The underlying intent of any communication is essential. That’s why comparing Amy Schumer to Donald Trump reflects how off the mark the PC warriors are. Amy Schumer’s joke is a joke, it’s an attempt (whether successful or not) to find the line of offense by saying, “You’re laughing because you are uncomfortable with my wrong-headed attitude.” Donald Trump, on the other hand, was simply punching down when he referred to many Mexicans as criminals and rapists, picking on a group of powerless people and attempting to demonize them for political gain (and, to some extent, it worked, at least for awhile). These are two different things.
[mks_pullquote align=”right” width=”300″ size=”20″ bg_color=”#ffffff” txt_color=”#000000″]“It’s simply not a good idea to say that humor must now cease to offend.”[/mks_pullquote]It’s simply not a good idea to say that humor must now cease to offend. This even includes humor at the expense of minority groups. Humor that truly bullies will not survive in the marketplace of ideas any longer, which is a good thing, but if it’s dialogue you want, joking about individual and group differences ultimately can strengthen our ability to dialogue and get to a better place. Bill Maher can joke about Caitlyn Jenner and opine that “She’s not Rosa Parks” and it can be a much better jumping off place for discussion than if he is told he isn’t allowed to make those kinds of jokes or that his humor is a form of violence against trans-gender people. Comedians have always gone too far in every era, depending on the sensibilities of the times, but the difference now is that the humor is branded as a form of “hate” or “violence.” It’s no longer just in bad taste; it’s oppressive, bordering on criminal. Framing it like this does nothing to “spur social dialogue.”
And even if humor doesn’t promote dialogue, as was the case with the tacky Joan Rivers joke, we still need to look under the hood a little better and see the wheels and pulleys that are at work. We need to become aware that her jokes (and others like it) work simply because it is an offense—in this case, treating the most horrible thing in the world like it was a good deal. We laugh (or squirm or both) because it is an attitude that is so insane that it offends our good sensibilities. To deal with offensive humor by shutting it down or saying it is not allowed might spare us some moments of offense, but it promotes a culture where all communication must be so sterilized and untroubling that we ultimately remain at a distance from each other, afraid to express any attitude or view that may cause any form of offense or distress. The view that all humor that offends must be scrubbed from the cultural conversation doesn’t make us better people. We are all the worse for it—and much less funny.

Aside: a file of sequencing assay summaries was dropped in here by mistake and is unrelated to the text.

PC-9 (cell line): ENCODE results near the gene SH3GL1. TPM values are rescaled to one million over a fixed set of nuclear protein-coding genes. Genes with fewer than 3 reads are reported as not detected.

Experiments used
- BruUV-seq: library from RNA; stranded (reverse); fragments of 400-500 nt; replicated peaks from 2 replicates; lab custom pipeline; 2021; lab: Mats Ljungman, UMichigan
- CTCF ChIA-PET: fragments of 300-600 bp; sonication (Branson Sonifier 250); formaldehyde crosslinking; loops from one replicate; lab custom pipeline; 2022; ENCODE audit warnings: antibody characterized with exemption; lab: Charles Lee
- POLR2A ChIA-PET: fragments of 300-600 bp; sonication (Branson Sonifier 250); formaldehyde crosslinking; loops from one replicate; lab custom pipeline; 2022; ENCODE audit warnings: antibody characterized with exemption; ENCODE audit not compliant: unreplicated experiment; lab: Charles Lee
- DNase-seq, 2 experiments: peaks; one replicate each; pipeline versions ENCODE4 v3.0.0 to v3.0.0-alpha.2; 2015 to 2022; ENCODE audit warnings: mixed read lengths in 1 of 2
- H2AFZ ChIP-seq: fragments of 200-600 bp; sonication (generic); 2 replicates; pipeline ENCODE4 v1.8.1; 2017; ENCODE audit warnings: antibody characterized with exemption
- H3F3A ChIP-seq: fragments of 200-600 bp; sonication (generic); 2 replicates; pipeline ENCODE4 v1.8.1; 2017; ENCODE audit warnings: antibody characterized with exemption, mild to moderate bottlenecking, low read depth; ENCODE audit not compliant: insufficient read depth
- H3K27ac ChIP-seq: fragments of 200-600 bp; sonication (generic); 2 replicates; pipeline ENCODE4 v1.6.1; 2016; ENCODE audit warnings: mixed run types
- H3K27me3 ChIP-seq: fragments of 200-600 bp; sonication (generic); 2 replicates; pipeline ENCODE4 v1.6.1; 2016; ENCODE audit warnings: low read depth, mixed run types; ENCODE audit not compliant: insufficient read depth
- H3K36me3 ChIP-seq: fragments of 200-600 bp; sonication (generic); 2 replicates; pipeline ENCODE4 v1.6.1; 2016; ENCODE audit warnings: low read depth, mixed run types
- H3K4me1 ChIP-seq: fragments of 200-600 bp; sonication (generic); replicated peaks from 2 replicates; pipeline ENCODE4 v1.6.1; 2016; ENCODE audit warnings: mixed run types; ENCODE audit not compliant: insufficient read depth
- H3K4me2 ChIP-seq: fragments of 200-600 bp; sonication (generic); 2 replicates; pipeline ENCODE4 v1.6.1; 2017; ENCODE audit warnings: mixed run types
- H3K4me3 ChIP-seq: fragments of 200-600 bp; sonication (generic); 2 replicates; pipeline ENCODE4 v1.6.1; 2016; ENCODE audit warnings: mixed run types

It’s important to me to work for the civil rights of all people. I’m a staunch advocate for LGBTQ equality. I have three daughters who should have every opportunity that any man has. Two of my children are black and one is Hispanic, so I abhor racism in its most overt or subtle forms. These things are monumentally important to me. But the path to equality is not to treat comedy like it’s the same as other forms of speech. It’s not. It operates with different assumptions and different mechanisms. To shut it down or require everyone to apologize when there is any joking about race or gender or sexual preference or any other difference only serves to quell dialogue and true progress. It moves us backward and not forward. I love Jeet Heer’s comment at the end of his terrific piece on Richard Pryor, “The problem with recent attempts to police the borders of comedy is that they risk foreclosing the possibility of comedic liberation.”
I agree, but, again, I apologize. I am taking responsibility and I hope I haven’t hurt anyone. I apologize if I did. And we’ll never speak of any of this again.